India Yamaha Motor (IYM) has since the launch of its mid-size sportsbike 321cc YZF-R3 in August 2015, witnessed a sale of 706 units until February 2016, averaging monthly sales of roughly 100 units. Following the good response, the company anticipates a better build-up in its sales momentum in the near future.
At the commercial launch of the YZF-R3, Roy Kurian, VP (sales and marketing), Yamaha Motor India Sales, had estimated the model to fetch sales of close to 2,000 units in its first year. Talking to sister publication Autocar Professional in the context of this model recently, Kurian said, “The post-launch response to the YZF-R3 is good. We will try to push it through the various digital marketing platforms, because I think for this class of customers, awareness is not an issue. Earlier buyers who were not interested in buying a sportsbike had no choice but to give up to the existing options then. Now people have multiple choices. For example, a boy who likes racing bikes (mid-size) will ultimately buy the Yamaha R3. For him a streetbike would mean nothing. I think in the case of the YZF-R3, the potential buyers are riding it on a regular basis, then they are realising how good this bike is, and then they are spreading the word of mouth.
"This is the same thing that happened with the YZF-R15, which transformed the entry level sportsbike segment in India when Yamaha had rolled it out in 2003. I can still recall I used to have 5,000-6,000 bookings for several months after it was launched and there was a long waiting period across Yamaha dealerships then for this model. The sales (of YZF-R15) eventually settled down into a stable lot. We never really did any promotion for the YZF-R15s. Even today around 3,000 units of the YZF-R15s are being sold every month.”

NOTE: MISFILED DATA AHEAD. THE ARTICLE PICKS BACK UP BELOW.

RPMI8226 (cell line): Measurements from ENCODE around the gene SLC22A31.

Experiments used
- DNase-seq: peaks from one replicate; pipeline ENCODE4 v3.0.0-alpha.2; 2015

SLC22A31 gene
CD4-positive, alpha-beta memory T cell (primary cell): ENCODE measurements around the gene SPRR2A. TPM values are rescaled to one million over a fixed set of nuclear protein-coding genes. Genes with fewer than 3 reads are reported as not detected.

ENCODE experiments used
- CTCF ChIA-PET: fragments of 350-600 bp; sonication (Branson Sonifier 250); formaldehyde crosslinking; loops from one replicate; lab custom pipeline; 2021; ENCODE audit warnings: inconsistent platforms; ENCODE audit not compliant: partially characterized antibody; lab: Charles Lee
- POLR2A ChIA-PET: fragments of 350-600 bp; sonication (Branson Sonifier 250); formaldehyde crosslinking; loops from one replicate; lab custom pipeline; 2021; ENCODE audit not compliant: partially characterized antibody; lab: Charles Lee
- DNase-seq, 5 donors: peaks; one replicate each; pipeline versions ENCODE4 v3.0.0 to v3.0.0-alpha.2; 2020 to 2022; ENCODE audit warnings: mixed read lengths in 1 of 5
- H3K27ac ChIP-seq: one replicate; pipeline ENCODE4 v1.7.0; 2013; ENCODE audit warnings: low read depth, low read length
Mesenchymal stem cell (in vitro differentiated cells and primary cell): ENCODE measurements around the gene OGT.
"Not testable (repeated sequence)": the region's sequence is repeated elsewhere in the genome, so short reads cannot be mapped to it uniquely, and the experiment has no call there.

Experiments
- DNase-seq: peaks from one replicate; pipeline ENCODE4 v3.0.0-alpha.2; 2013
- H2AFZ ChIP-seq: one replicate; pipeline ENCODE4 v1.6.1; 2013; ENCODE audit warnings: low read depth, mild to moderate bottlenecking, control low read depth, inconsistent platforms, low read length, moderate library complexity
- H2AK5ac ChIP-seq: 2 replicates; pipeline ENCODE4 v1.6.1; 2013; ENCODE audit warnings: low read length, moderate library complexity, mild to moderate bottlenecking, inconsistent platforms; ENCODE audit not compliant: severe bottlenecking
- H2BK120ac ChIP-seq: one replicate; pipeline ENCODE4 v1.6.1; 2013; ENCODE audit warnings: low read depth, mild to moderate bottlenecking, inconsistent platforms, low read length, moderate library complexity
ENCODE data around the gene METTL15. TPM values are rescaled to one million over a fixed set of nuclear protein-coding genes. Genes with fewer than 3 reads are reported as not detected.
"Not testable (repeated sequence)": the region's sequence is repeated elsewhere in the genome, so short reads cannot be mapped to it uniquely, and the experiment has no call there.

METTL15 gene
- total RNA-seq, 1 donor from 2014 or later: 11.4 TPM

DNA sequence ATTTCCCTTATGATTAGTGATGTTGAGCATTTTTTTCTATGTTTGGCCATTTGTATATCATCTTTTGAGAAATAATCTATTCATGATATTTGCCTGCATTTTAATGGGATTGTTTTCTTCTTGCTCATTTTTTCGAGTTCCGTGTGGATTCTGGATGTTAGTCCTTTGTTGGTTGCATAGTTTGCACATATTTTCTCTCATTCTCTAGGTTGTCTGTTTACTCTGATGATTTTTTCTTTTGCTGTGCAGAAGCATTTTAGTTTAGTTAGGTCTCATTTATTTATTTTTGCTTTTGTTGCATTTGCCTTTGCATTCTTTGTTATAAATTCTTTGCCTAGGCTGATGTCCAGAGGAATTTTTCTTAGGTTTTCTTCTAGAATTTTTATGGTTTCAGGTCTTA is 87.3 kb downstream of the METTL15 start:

“Therefore, we just have to be patient with the YZF-R3 in the market as the product has a lot to offer in terms of value and packaging. So while we were talking about 200 units per month and it is selling around 100 units per month as of now, I think once it stabilises at this sales level, it will build up to 200 units per month. For the first year it might land up selling 1,500 units but it will pick up later. The R Series is a legacy and we don’t have to talk about it to promote it. Riding enthusiasts who love racing are aware of the products and the brand,” he added.
Kurian, who himself rode the YZF-R3 from Chennai to Kochi via Bangalore covering a distance of close to 900km, endorses the lightweight handling of the motorcycle.
Recounting his experience, he remarks that “the stretch has good roads and that was the time I realised how it (the bike) responds and what kind of control it offers to the rider with its lightweight and nimble handling. I know for sure that the customers who buy this bike will not only ride it for a few kilometres, but will also ride it for long distances as well.”
The liquid-cooled, twin-cylinder, 321cc YZF-R3 is currently imported as a completely knocked down (CKD) unit and is assembled locally. According to the company website, the YZF-R3 comes with a starting price-tag of Rs 3.26 lakh (ex-showroom, Delhi).
While Yamaha has not initiated any process towards localising the CKD model in India as an attempt to further bring down its retail price, the company does not deny that it is open to consider the same given the YZF-R3 starts churning out a stable, healthy demand from the local markets.
“We are not yet working on the localisation of YZF-R3. But we will be thinking about it once it starts justifying with decent volumes,” said Kurian.